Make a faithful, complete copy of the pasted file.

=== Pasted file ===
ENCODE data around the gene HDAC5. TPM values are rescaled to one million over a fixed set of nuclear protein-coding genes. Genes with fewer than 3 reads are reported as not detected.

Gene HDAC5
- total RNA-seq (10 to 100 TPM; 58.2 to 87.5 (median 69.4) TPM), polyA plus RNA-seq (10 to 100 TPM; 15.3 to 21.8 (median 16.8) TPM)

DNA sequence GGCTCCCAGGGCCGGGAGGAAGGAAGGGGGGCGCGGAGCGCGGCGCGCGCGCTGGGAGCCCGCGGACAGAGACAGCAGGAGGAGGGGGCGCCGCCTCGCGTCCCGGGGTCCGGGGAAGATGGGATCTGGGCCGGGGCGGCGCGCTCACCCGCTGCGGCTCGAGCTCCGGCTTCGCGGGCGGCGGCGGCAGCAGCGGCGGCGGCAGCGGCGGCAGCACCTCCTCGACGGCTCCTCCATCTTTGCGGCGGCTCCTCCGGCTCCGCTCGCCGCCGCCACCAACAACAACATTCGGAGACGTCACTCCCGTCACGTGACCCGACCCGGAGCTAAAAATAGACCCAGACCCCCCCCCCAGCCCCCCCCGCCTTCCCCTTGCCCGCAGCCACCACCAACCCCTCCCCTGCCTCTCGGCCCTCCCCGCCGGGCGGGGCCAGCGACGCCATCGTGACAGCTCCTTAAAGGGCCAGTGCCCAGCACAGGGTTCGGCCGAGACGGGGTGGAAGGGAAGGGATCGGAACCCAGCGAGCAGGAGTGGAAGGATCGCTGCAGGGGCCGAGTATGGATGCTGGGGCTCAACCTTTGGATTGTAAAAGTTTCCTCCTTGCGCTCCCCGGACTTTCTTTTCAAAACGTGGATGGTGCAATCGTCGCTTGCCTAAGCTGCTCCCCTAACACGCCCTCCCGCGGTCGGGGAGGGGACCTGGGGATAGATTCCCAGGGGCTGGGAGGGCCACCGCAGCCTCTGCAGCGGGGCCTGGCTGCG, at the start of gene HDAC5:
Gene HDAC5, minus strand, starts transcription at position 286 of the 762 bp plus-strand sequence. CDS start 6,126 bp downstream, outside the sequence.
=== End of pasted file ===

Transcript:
ENCODE data around the gene HDAC5. TPM values are rescaled to one million over a fixed set of nuclear protein-coding genes. Genes with fewer than 3 reads are reported as not detected.

Gene HDAC5
- total RNA-seq (10 to 100 TPM; 58.2 to 87.5 (median 69.4) TPM), polyA plus RNA-seq (10 to 100 TPM; 15.3 to 21.8 (median 16.8) TPM)

DNA sequence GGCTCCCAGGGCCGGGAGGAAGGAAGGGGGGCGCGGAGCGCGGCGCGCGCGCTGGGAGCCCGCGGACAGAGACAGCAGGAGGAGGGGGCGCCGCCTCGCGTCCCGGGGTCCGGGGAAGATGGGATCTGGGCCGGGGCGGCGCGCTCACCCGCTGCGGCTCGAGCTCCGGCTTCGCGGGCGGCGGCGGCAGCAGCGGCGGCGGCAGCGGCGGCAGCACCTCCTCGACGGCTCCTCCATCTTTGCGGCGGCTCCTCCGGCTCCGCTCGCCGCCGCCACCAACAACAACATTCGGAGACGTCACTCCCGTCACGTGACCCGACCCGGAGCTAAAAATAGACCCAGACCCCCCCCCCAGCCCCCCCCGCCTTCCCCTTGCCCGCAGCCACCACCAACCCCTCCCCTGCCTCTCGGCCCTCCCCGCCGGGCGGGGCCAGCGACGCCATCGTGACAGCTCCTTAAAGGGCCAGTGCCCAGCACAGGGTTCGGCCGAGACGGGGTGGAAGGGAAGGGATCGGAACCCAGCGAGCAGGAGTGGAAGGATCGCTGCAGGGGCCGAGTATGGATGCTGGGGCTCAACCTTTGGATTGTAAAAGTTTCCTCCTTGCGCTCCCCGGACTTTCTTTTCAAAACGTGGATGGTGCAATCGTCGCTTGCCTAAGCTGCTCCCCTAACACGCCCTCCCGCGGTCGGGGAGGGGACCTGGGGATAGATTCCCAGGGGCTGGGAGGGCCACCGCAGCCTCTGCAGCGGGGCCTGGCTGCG, at the start of gene HDAC5:
Gene HDAC5, minus strand, starts transcription at position 286 of the 762 bp plus-strand sequence. CDS start 6,126 bp downstream, outside the sequence.